How Assad chose his killing fields: The greatest threat to the Syrian leader lies on his doorstep – in the district of Ghouta which was targeted by his chemical weapons
Kim Sengupta meets the local businessman leading the fight against the dictator – and hears his account of that tragic day
The rebels had almost reached the border when the hidden explosive device was set off; minutes later came bursts of intense firing. Four were killed immediately; around a dozen injured, some of them unlikely to survive because of the severity of their injuries. Three of the men were captured and, their comrades fear, may not be seen alive again.
The target of the well-planned ambush by Bashar al-Assad’s forces was a group of 26 opposition representatives from Ghouta, the place where a few days earlier a chemical attack had killed more than a thousand people, a massacre which had led to one of the most serious international crisis in recent times with threats of US air strikes. What happened on 21 August in the Rif Dimashq governorate will be, the revolutionaries want to believe, the catalyst for foreign intervention with immense impact on the course of the vicious civil war. Ghouta now craves a key role in the crucial next stages of the conflict; less than 10 miles from the centre of Damascus, it would be the ideal strategic point for the rebels to strike at the fraying heart of the regime. Little wonder it became the target of Assad’s most vicious crime to date.
After two and half years of increasingly savage strife, at a cost of more than 100,000 lives, many rebels hope the killings in Ghouta are the turning point; at last the US and its allies will take action. Even if the bombing does not take place, they expect a rapid escalation of support. If the West does not step in even now, they are certain the flow of arms from the Gulf will increase.
The seeming willingness of President Assad to hand over his chemical arsenal to international control is, they hold, a stalling tactic. However, if the stocks really are removed from the battlefield, with it will be removed the primeval fear such weapons have inspired among his opponents.
The Independent has spoken to people from Ghouta – some still living there, some in northern Syria in areas outside regime control and others in neighbouring Turkey – in an attempt to piece together the circumstances surrounding the chemical attack and also what the opposition on the ground want to see unfold in its aftermath.
The group of rebels killed last week were approaching the Jordanian border from Syria. They were a mixture of senior fighters and civilians on their way to meet foreign supporters of the Syrian opposition and members of its exiled leadership in Amman. There are, they claim, more than 40,000 fighters in Ghouta waiting for supplies and a co-ordinated plan to mount an assault on the capital.
The regime is fully aware of the grave danger on its doorstep and infuriated by the obdurate resistance it faces. The assault which had been going on for the last 10 months is continuing in Ghouta despite movements of its forces being restricted in other areas due to apprehension of American action.
“We are used to a hundred rockets and artillery [rounds] a day and that is still going on”, Abu Abdullah who has been trapped in the eastern part of the area for the last year was keen to stress. “We hear the Americans are going to be bombing, but the only bombing is being done by Bashar.”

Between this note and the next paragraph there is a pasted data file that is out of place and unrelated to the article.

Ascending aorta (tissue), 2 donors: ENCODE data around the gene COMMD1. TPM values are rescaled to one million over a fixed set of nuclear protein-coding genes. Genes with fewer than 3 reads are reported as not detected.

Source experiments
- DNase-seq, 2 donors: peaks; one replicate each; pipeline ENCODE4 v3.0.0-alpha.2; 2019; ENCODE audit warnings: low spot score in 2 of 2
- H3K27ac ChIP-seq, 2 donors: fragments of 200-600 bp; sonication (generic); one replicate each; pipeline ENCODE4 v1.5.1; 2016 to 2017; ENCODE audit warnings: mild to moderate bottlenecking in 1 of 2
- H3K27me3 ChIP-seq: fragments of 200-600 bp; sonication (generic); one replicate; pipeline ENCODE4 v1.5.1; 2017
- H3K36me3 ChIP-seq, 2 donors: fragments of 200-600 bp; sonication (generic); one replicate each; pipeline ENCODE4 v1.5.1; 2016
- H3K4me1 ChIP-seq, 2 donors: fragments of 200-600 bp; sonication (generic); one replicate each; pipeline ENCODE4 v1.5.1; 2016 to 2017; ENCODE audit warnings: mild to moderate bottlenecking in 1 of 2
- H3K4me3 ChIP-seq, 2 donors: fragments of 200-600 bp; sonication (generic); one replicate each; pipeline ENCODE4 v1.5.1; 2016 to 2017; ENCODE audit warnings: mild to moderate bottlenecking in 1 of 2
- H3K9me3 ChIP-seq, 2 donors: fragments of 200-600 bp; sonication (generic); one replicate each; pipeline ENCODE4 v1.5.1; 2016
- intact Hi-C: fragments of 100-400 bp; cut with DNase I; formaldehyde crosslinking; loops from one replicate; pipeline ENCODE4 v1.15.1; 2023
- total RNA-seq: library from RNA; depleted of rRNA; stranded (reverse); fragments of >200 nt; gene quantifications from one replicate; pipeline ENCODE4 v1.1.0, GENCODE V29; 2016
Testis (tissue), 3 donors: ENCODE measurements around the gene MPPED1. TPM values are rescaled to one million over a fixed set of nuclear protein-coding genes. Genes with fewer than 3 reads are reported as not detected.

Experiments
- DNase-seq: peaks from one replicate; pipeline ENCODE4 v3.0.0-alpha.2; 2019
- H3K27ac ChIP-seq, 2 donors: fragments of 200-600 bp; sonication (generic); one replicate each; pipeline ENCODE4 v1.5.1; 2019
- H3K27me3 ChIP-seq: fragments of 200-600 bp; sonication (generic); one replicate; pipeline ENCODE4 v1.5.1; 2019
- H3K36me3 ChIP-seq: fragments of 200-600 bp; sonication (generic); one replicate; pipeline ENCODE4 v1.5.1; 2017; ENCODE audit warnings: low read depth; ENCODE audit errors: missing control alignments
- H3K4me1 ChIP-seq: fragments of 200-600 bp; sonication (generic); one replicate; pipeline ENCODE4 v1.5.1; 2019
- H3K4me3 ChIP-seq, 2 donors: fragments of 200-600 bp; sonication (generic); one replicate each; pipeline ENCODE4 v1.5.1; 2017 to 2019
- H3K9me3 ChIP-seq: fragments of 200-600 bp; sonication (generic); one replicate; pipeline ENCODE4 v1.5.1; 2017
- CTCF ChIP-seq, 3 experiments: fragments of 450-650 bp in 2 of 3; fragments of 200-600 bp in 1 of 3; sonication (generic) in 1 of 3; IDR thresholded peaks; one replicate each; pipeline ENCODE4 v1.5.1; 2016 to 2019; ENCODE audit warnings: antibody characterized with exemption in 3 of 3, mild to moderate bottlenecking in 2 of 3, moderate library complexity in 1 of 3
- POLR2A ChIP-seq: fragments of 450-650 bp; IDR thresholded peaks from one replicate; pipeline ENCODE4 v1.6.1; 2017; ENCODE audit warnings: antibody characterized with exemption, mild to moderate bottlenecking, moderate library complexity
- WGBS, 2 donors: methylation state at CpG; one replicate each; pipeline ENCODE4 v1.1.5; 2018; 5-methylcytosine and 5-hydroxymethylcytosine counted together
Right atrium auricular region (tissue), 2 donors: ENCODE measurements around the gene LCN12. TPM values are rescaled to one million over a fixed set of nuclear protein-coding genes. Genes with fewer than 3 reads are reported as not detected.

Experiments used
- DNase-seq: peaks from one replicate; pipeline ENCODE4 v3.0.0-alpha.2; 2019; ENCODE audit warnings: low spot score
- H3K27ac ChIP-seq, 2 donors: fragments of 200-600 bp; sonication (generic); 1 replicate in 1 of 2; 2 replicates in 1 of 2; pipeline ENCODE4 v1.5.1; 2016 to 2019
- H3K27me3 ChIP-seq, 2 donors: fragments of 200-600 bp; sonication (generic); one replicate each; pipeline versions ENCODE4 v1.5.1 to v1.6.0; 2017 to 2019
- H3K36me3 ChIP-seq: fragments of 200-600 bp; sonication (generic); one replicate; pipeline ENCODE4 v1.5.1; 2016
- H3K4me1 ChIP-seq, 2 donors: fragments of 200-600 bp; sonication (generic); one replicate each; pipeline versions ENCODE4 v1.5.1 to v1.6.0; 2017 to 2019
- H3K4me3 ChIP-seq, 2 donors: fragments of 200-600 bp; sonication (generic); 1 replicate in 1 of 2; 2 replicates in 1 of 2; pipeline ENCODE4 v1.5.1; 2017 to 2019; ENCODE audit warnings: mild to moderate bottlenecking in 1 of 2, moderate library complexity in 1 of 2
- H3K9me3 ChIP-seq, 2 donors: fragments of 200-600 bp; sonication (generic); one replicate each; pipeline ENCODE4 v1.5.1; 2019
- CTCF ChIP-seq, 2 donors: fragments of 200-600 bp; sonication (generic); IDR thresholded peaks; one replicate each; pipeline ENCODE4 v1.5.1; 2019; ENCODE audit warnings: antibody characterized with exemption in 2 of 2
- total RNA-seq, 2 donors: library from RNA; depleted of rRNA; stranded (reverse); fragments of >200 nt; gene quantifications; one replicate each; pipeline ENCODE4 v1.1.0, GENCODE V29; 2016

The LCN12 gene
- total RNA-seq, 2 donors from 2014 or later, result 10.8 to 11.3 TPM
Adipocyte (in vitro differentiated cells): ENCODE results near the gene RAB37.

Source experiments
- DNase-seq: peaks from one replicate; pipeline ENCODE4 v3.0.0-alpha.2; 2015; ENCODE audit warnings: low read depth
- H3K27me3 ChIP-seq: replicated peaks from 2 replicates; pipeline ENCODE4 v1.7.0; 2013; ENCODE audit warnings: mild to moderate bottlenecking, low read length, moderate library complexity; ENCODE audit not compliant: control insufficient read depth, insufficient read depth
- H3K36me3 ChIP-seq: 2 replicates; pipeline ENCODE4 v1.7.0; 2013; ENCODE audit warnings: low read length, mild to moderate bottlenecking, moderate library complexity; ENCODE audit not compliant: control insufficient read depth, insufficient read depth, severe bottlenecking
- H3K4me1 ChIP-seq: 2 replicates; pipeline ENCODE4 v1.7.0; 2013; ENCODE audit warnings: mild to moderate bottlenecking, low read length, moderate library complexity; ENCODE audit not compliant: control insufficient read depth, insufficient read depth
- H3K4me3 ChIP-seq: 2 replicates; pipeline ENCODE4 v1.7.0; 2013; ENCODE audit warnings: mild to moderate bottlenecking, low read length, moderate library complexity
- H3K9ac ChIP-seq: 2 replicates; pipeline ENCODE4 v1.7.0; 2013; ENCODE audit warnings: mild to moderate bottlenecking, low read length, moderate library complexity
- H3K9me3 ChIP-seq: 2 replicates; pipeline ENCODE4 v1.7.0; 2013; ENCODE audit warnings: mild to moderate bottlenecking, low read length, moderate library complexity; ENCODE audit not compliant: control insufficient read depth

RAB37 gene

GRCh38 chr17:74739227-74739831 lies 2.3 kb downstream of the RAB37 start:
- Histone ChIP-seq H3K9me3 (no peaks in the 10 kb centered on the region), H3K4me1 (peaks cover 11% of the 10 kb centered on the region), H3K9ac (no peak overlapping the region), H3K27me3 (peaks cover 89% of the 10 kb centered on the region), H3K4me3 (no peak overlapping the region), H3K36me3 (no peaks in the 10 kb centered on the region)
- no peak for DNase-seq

An influential civic leader from Ghouta, using the name Mustapha Omar, maintained that the time of having to bear the constant pounding is coming to an end. He had arrived in Turkey from Jordan with a list of weapons needed to spring forward into the regime’s lair.
Mr Omar, a wealthy businessman, had spent a considerable amount of his own money equipping some of the khatibas (battalions) of rebel fighters in the area. He also helped facilitate the visit by UN inspectors to the sites of suspected chemical attacks in Ghouta by liaising with different groups of fighters. Mr Omar was now on a mission, in Jordan and Turkey, to obtain weapons from international backers. British officials have been among those he had been in contact with; they have not, he insisted, provided him with any arms. That is likely to come from sympathisers in the United Arab Emirates.
“We are really after the UK’s help in training, but we may have to turn to the Americans, there is a lot going on in Jordan”, he said. Barack Obama announced last week that a first batch of 50 trained in the country by former US forces’ personnel were being sent into Syria.
“We are not saying that we in Ghouta are the best fighters, the toughest ones. But we are the ones the nearest to the capital, there is nowhere else that is such a good location to go to Assad and his people,” Mr Omar maintained. “Of course, Assad and his people know that. And that is the reason they had surrounded us for months, continually attacked us, used chemical weapons.” The Russian proposal on the regime’s chemical arsenal proves that “they have been using this poison. It’s a manoeuvre to avoid strikes, but it’s also a confession.”
Whether the regime used its chemical arsenal is, of course, at the centre of the raging accusations and recriminations and the view of Mr Omar and his side is, inevitably, highly partisan.
The US, Britain and France, among others, have charged the regime with deliberately attacking with sarin gas; it is the side with the military capability to do so. President Assad’s regime and its allies, chiefly Russia and Iran, have disputed that any weapon of mass destruction had been present .However, if it was used, then the responsibility for it, they claim, lies with the rebels.